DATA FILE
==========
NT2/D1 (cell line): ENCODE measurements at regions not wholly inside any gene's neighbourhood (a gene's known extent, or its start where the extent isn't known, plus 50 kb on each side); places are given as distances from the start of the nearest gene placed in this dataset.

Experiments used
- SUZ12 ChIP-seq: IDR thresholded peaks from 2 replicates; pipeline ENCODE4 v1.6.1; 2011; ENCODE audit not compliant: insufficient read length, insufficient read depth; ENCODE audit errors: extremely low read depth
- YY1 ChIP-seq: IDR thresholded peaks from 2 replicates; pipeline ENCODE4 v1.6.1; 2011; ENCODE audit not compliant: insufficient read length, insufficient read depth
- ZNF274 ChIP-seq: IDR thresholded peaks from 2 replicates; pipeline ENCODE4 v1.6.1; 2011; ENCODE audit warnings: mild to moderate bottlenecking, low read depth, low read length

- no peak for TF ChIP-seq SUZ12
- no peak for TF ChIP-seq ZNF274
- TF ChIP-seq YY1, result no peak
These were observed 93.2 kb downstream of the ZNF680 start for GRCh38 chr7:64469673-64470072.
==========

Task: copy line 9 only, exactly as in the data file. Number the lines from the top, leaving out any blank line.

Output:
These were observed 93.2 kb downstream of the ZNF680 start for GRCh38 chr7:64469673-64470072.